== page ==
The Visitor

I just realised that this film has not been mentioned on this blog before! According to IMDb, The Visitor is about
A college professor travels to New York City to attend a conference and finds a young couple living in his apartment. 
The more detailed storyline;
In Connecticut, the widower and lonely Professor Walter Vale has a boring life. He teaches only one class at the local college and is trying to learn how to play the piano, despite not having the necessary musical talent. Walter is assigned to attend a conference about Global Policy and Development at the New York University, where he is to give a lecture about a paper that he is coauthor on. When he arrives at his apartment in New York, he finds Tarek Khalil, a Syrian musician, and Zainab, a Senegalese street vendor living there. He sympathizes with the situation of the illegal immigrants and invites the couple to stay with him. Tarek invites him to go to his gig in the Jules Live Jazz and Walter is fascinated with his African drum. Tarek offers to teach Walter to play the drum. However, after an incident in the subway, Tarek is arrested by the police and sent to a detention center of immigrants...

While The Visitor does focus on the white male college professor who sympathizes with the illegal immigrants of colour living in his apartment, and his metamorphosis from a cynical man who has little feeling for anything in the world to the complete opposite. I only really watched this film because of Zainab. Zainab and Tarek that is, played respectively by the stunning Danai Gurira and Haaz Sleiman.
Image source credit
The chemistry between those two could melt screens.

We are not told how Zainab, the Senegalese woman who makes and sells jewellery and Tarek, the Syrian djembe player met. We also don't know how long they have been together.

I watched The Visitor after reading this review on Racialicious. I was eager to see an African woman in a Western film without the usual stereotypes. Zainab's character is as developed as possible for a secondary character, she loves her fashion, she is introverted, she gets upset with her boyfriend when he messes up, she rolls her eyes at the white customer who doesn't seem to know that Senegal and South Africa are miles apart. Her relationship with Tarek was stable, comfortable, and just a joy to watch.

As Nadra Kareem says in the Racialicious article

...yes, seeing the dark-skinned Gurira, with less than an inch of hair on her head, portrayed as anyone’s love interest, especially the love interest of a non-African man, challenges all sorts of cultural norms.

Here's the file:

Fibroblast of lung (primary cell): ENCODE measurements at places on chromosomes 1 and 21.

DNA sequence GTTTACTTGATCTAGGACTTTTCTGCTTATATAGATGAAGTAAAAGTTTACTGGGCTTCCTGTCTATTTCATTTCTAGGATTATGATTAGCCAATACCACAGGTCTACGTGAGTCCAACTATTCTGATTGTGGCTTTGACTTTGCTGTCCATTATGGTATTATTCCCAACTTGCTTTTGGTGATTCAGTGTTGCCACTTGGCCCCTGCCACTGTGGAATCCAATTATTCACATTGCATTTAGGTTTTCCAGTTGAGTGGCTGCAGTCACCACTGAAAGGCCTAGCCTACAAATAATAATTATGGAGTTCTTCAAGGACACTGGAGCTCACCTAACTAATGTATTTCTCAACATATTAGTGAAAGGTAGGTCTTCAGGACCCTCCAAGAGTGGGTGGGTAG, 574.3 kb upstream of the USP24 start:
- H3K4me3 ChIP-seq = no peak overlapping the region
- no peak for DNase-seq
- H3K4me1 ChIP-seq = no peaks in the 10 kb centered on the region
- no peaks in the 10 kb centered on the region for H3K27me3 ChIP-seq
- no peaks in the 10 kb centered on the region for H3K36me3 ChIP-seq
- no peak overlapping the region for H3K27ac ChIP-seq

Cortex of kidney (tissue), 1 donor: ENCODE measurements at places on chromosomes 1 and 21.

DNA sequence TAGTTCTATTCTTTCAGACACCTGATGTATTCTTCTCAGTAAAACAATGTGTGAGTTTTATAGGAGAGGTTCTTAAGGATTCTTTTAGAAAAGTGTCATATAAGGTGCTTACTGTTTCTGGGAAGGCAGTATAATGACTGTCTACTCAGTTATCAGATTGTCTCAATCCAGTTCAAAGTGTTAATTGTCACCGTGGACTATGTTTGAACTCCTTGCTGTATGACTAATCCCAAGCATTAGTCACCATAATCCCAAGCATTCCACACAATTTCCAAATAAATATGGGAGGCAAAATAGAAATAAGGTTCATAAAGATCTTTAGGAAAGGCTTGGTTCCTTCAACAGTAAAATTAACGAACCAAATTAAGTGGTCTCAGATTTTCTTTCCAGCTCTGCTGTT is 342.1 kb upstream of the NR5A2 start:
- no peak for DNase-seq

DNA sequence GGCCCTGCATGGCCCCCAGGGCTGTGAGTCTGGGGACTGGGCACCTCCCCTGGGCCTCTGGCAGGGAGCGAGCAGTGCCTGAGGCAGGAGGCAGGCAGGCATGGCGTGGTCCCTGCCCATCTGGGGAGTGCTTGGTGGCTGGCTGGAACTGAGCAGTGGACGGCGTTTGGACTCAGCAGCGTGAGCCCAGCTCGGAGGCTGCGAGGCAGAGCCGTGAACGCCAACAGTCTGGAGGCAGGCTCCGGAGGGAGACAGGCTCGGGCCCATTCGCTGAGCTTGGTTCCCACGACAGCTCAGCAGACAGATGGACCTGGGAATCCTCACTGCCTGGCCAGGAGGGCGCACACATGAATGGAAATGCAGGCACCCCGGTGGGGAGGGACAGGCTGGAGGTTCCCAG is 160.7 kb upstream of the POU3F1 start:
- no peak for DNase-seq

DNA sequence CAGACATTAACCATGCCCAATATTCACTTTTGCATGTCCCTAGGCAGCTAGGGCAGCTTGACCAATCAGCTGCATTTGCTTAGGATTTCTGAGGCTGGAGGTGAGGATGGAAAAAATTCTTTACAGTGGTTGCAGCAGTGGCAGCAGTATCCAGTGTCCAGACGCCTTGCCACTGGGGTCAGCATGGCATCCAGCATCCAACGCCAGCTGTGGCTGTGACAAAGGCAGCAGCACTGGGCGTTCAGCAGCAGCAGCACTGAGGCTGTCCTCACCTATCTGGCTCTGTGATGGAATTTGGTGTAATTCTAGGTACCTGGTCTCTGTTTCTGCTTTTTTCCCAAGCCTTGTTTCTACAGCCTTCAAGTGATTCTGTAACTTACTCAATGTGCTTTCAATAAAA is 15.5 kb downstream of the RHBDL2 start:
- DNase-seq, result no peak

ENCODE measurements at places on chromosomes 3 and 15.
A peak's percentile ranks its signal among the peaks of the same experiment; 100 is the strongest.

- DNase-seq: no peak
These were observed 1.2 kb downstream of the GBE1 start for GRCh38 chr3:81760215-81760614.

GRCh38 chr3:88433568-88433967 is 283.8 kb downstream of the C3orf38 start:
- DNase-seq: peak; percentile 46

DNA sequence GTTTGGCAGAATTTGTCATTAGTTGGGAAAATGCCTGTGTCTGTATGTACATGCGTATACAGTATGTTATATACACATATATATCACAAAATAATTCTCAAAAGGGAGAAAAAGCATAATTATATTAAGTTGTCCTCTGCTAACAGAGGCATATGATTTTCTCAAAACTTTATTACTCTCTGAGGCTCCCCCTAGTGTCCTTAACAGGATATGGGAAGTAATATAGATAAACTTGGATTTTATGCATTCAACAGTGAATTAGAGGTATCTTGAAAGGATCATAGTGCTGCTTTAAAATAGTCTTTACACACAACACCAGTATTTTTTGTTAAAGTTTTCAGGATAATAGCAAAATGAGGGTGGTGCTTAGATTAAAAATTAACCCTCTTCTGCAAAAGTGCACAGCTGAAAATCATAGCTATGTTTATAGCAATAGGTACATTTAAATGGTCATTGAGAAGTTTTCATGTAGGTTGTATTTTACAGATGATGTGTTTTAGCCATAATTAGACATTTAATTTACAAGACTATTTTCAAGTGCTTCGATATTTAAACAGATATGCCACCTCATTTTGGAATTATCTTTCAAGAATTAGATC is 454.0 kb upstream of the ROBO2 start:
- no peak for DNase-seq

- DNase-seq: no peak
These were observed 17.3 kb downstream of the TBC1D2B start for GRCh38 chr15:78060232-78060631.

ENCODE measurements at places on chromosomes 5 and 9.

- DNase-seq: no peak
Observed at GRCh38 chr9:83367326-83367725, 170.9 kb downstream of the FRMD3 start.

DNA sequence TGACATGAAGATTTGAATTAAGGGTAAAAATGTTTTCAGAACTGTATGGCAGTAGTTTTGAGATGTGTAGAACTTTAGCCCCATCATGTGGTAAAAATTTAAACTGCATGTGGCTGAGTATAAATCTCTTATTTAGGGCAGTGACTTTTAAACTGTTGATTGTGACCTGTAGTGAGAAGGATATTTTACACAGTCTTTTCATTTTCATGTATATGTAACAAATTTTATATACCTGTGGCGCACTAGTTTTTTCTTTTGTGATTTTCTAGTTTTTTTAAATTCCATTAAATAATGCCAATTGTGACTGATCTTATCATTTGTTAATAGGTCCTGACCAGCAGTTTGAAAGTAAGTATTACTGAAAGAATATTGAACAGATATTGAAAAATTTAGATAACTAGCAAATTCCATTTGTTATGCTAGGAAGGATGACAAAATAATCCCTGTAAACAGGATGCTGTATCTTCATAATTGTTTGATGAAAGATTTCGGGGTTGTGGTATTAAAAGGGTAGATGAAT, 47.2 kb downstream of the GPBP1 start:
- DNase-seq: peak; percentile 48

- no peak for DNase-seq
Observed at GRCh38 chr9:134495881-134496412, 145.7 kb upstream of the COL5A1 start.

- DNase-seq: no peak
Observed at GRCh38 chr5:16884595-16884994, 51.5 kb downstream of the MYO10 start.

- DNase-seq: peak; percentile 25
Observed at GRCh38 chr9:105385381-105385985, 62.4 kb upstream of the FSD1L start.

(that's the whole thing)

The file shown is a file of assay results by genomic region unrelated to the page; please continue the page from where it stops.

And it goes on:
It is interesting, or not depending on what you know, that the non-African love interest is Syrian. I bought The Visitor on DVD and thus was able to watch behind the scenes interviews with the actors. I recall Haaz Sleiman mentioning that relations between Syrian men and West African women was nothing new, I believe he even mentioned male relatives who had married African women. I must have laughed out loud at that remembering how any Lebanese person I met while in university would tell me that they had relatives in Nigeria when I told them my nationality.

While in Nigeria, and other parts of West Africa, there are Lebanese and Syrians who enjoy segregating themselves in the fashion of the white 'expats' who enjoy living their colonial fantasies on African soil, there are Lebanese and Syrians who are integrated into society and intermarry. I've met enough Nigerians with Lebanese fathers to know this much. A bit random, but when I was in primary school, I became really close friends with a Nigerian-Lebanese family, my friends had a Lebanese mother but I'd forget she was not Nigerian because she spoke Hausa fluently. Also a popular Nollywood and Gollywood (Ghanaian Hollywood) actor, Majid Michel has a Lebanese father.

In conclusion, please watch The Visitor!


  1. Thank you! I'm excited about this. Thanks again Eccentric!

  2. I liked it but I wish we got more one on one time with Tarek and Zainah

    1. Yes! Same here! They need to have their own movie.

  3. Sounds like an interesting film to watch.


Comments are no longer accepted.

Note: Only a member of this blog may post a comment.